The biggest PGA event of the year on American soil is underway with the start of the 2014 U.S. Open from Pinehurst. This is the one major on the calendar where professional golfers look like you and me trying to play a standard course in the neighborhood.
Pinehurst has been set up to humble the best players in the world, starting with the fact that it's 7,562 yards. The greens, according to Phil Mickelson, via Golf.com, are "so repellent" that it should be very interesting to see what happens when players try to approach the hole.
Whatever is in store for the second major of 2014, we will be here to break it all down. We have live updates from the course in North Carolina, as well as some early storylines to watch as the tournament continues.
Top Storylines to Watch
Pinehurst Playing More Favorable Than Expected
Before the U.S. Open started, there were horror stories being written about how brutal Pinehurst No. 2 was going to play this weekend. Bubba Watson, the 2014 Masters champion, told ESPN.com's Bob Harig that the course is going to test the mettle of everyone playing.
It's a tough test of golf. For me personally it's going to be all about the tee shots. I'm going to try to lay farther back than normal. It's still iffy -- I don't know what they call it, rough, dirt, sand -- but you don't know what kind of lies you're going to get [off the fairway]. So I'm going to lay back and have a lot longer shots into the holes.
While there is still time for the tide to turn, things have been pleasant early on Day 1. Brandt Snedeker, who has finished in the top 10 twice at the U.S. Open, started off on fire at four under par through nine holes and finished at one under. There are 14 players at even par or better in the early going.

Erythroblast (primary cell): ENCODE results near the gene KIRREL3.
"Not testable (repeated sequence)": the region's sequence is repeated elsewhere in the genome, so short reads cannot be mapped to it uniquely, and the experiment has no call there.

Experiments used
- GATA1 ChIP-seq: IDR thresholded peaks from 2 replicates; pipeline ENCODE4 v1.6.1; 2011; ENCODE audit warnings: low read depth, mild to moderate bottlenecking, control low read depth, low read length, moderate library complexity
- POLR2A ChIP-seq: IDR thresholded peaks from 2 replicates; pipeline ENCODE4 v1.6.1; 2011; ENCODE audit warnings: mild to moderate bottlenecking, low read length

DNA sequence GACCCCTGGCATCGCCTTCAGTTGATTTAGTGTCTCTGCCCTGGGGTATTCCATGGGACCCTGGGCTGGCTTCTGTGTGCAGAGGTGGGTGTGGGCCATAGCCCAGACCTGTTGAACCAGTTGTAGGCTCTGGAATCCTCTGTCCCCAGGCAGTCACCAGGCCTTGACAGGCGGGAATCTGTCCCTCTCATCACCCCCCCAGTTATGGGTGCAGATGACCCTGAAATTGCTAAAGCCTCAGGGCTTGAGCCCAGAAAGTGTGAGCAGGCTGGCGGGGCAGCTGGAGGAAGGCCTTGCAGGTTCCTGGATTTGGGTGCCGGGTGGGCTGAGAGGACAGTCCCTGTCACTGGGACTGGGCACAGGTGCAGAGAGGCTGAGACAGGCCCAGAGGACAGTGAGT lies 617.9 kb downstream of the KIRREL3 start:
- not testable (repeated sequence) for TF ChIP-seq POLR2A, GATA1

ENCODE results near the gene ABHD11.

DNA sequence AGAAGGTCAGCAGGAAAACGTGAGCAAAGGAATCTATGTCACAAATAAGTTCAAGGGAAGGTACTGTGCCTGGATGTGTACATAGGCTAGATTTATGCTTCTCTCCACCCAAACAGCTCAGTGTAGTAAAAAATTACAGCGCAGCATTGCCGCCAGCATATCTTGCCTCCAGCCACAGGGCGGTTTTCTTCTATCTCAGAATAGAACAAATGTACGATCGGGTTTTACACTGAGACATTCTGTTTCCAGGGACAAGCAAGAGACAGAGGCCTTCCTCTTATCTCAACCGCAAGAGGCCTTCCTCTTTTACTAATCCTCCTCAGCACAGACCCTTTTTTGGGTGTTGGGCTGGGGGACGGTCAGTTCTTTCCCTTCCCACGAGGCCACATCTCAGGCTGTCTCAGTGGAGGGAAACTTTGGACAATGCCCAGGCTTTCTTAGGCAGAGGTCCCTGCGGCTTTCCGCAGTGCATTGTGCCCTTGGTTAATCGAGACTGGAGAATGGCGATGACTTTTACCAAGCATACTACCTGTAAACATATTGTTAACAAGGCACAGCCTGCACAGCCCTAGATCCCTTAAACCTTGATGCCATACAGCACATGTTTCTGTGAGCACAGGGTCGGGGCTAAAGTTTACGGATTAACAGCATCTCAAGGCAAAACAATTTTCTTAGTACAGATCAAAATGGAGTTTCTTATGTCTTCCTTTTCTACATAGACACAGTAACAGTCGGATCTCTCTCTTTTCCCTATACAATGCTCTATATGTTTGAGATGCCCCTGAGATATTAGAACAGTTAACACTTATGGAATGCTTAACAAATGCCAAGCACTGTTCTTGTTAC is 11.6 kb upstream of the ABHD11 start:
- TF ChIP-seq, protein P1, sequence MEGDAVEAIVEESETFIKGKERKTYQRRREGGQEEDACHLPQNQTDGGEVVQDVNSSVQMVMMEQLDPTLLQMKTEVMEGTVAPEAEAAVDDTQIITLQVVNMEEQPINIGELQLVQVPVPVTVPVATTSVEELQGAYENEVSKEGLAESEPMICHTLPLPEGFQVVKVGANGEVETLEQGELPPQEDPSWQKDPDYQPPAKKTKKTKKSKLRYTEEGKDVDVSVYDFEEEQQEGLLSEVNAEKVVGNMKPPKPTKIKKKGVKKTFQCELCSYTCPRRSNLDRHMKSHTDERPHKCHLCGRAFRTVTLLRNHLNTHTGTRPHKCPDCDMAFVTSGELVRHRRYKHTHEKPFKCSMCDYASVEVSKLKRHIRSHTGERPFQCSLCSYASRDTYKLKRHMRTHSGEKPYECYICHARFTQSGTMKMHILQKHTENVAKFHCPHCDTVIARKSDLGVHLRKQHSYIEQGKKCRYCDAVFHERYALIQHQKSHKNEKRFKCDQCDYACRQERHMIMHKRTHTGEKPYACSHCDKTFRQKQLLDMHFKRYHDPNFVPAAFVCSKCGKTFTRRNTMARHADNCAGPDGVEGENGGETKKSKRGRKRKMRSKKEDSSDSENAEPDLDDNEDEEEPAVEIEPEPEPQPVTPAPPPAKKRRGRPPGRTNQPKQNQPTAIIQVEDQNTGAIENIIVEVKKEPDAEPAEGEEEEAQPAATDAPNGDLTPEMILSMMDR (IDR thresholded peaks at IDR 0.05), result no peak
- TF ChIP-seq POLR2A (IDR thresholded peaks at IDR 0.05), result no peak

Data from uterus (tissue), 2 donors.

The key to success at the U.S. Open isn't starting fast, since the early morning tee times on Thursday are often beneficial with dew on the ground, but maintaining consistency on Friday and Saturday to be in position for a victory on Sunday.
Jordan Spieth Proving to Be More Than One-Hit Wonder
Not that there was any immediate concern about 20-year-old Jordan Spieth—who became the story of the Masters even as Watson was winning the green jacket—falling off the map, but Pinehurst doesn't stand out as a course that fits with his strengths.
Given the length of the course and accuracy required to avoid the one big mistake, Spieth appeared to be in trouble. He is tied for 96th in driving distance (288.5 yards) and 126th in driving accuracy (58.4 percent).
It didn't seem to be a problem at the Masters, at least until the final round, and hasn't been an issue in the early part of the U.S. Open. The young American is off to a solid start, shooting two under par through his first 16 holes at the time of this post.
Spieth's problems so far haven't come early in tournaments but in trying to finish on Sunday. He shot a 74 and 75 in the final rounds during two of his previous four events (The Players Championship and Memorial Tournament) leading up to the U.S. Open, knocking him out of serious contention.
Players Taking Advantage of Select Holes
In any tournament, there are going to be holes that play more favorably than others. These are the spots where you can see players try to make their move. So far, according to ESPN.com's Tournament Hole Stats, the three holes that have been playing under par are five, nine and 13.
Looking at the other holes, with the exception of hole Nos. 7 and 14, everything else is playing at least one-tenth of a shot over par. The fifth hole, which is a par five and 576 yards, used to be a par four the last two times the U.S. Open was played here.
The fifth hole already is a favorite among the players, playing at 0.227 shots under par early in the first round. They need to take advantage of it, since the sixth hole is giving that shot back at a higher rate (0.391 over par).
Stats courtesy of PGATour.com unless otherwise noted.
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